Saturday, August 05, 2006

Endeavoring to do a Proper Review

It has been several days since I finished David Copperfield, so I have had a bit of time to mull it over, consider my overall opinion, and formulate a review. I do not think it would be worth my time to rewrite what everyone else already has written on the topic, but I will try to make a proper review of it (though it will mostly just be opinion).

I will say from the start, that I liked the book. It was certainly not my favorite Dickens (keeping with what I said in an earlier post); Nicholas Nickleby was. It did, however deliver strongly in the character department. Good characters nearly equal good books to me. Anyone who has read any Dickens, or even seen "A Christmas Carol" knows that characterization is Dicken's strong suit. My favorite character was Agnes, the good, calm, patient, loving, "good angel" in David Copperfield's life, the girl who he loved as his sister all the way through the book until the very end, when he realizes his love for her. I highly value books in which there are characters that are perfect, or apparently so, because I believe that we all have a craving inside of us for goodness and perfection -- due to the craving we have for the goodness and perfection of Christ.

I always find a character that I relate with, or see myself as, and it certainly was not Agnes. I felt more like David's eccentric, spinster Aunt Betsey Trotwood, who comes on the scene with a splash. I thought she was going to somehow be the villain, but she actually is David's savior when he is orphaned and his stepfather sends him away to work. Aunt Betsey takes David in (after he has run away to find this aunt he has never met), stands up to his evil Stepfather, and his sister and henceforth devotes herself to his welfare, education and "mothering". (Even though she is not very motherly). She names him Trotwood after herself, and calls him that the rest of her life. She is very strong and outspoken, the strongest good female character I have read of Dickens. She readily advises men as to what to do with themselves, and on the whole everyone respects her and heeds her council. Her husband had left her very early in life, and married another woman, but still has some bit of power over her, because she supports him financially throughout the book. This is something she keeps secret from David until after her husband has died. It is interesting to see that such an independent woman has defects of "an undisciplined heart".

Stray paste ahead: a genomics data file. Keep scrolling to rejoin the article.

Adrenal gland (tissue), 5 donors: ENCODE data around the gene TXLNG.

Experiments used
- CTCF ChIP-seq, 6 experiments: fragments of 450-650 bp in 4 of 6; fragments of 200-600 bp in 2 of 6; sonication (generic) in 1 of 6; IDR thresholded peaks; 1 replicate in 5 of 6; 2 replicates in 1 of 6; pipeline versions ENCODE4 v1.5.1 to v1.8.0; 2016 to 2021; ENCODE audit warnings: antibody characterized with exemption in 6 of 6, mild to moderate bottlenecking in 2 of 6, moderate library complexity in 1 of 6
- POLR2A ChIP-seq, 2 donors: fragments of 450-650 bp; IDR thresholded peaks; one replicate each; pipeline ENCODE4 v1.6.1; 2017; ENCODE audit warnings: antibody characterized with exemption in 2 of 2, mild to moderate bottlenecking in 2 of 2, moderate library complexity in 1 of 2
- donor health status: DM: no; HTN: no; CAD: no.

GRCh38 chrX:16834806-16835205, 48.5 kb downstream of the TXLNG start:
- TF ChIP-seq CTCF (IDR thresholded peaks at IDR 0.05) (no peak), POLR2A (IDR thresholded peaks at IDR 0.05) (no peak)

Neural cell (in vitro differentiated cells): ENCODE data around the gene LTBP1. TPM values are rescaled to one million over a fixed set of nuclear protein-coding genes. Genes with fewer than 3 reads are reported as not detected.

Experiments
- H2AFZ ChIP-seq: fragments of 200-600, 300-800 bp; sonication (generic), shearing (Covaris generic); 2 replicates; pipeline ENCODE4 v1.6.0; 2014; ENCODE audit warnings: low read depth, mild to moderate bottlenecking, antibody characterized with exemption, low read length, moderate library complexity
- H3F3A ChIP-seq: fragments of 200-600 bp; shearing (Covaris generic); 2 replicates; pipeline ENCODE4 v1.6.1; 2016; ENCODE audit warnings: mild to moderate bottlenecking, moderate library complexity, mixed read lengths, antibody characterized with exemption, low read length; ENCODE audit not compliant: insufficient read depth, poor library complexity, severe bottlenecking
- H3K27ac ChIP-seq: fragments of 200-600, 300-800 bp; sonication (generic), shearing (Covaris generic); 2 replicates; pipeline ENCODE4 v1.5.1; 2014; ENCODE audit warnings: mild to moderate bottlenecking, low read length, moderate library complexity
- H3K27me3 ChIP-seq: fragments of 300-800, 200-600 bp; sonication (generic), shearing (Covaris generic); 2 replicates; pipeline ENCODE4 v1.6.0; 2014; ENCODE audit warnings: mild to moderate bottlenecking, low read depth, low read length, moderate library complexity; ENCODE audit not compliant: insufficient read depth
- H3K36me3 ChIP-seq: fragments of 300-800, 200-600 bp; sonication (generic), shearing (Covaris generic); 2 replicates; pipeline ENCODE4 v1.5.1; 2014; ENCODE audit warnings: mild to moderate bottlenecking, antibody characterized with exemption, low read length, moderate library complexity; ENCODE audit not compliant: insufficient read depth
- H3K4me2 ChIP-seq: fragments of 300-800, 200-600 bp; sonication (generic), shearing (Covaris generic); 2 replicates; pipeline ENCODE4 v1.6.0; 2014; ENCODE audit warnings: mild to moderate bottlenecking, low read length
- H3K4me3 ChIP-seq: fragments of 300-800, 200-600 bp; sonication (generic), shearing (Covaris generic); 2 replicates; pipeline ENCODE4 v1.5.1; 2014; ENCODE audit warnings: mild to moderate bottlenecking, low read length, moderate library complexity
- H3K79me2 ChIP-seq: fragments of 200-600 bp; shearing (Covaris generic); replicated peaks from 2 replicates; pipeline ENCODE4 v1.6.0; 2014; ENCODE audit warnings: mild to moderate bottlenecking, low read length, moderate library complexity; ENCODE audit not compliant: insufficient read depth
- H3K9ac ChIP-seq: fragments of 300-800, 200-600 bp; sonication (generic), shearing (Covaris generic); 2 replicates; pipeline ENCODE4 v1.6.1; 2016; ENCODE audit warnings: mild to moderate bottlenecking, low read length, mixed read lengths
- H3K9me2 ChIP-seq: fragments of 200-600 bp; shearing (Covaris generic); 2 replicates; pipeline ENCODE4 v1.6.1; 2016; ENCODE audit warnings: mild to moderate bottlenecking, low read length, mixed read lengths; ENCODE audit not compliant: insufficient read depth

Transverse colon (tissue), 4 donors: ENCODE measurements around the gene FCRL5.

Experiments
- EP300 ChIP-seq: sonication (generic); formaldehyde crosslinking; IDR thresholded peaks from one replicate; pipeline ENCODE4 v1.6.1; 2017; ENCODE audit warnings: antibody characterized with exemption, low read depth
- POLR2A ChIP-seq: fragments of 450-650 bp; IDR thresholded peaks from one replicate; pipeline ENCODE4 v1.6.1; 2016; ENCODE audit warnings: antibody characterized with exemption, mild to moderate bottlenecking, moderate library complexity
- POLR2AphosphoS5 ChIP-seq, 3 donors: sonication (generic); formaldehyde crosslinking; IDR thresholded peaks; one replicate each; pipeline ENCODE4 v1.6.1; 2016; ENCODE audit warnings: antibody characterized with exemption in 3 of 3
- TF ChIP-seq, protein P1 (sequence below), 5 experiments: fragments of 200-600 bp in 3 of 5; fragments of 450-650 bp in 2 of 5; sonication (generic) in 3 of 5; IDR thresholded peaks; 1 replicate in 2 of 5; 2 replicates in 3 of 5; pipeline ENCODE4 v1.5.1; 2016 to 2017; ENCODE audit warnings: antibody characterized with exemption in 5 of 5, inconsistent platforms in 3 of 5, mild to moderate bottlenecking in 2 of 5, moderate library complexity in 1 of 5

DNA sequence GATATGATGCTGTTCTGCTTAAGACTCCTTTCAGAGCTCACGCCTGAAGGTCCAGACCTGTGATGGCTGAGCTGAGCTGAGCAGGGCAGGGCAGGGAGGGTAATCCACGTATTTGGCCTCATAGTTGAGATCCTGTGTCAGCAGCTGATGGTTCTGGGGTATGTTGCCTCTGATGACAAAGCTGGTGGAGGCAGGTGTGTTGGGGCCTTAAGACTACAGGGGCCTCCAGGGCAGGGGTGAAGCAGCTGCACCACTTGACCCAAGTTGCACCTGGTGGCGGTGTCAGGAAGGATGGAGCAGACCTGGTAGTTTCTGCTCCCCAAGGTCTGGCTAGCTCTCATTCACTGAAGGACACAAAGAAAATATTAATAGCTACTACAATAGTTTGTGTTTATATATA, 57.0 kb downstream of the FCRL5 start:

David is an endearing main character. The story is told in first person, so the reader is all too familiar with David's shortcomings and foolishness. Several anecdotes made me laugh out loud -- such as the scene where 17-year-old David is daydreaming about 30-year-old Miss Black, wishing her house could catch on fire just so he can rescue her, and go back in for something she forgot and then die while she is watching. Ha ha! Because you know David's faults (the undisciplined heart chief among them), you can appreciate it so much more as he matures and becomes a wise patron to everyone around him. He is famous and wealthy, but so generous and loving!

David Copperfield was a little darker than Nicholas Nickleby, and lacked a strong underdog character to pour your sympathies upon. I cannot imagine loving a character as I loved Smike in NN, so that may be just as well. Nonetheless, I enjoyed DC as an engaging, not to say, compelling read. In short -- (as Mr. Micawber would say), if you can bear up under several technical and dull passages, endure through a bit of wandering plot and avoid paper cuts from the 806-plus pages, you may find this book quite delightful!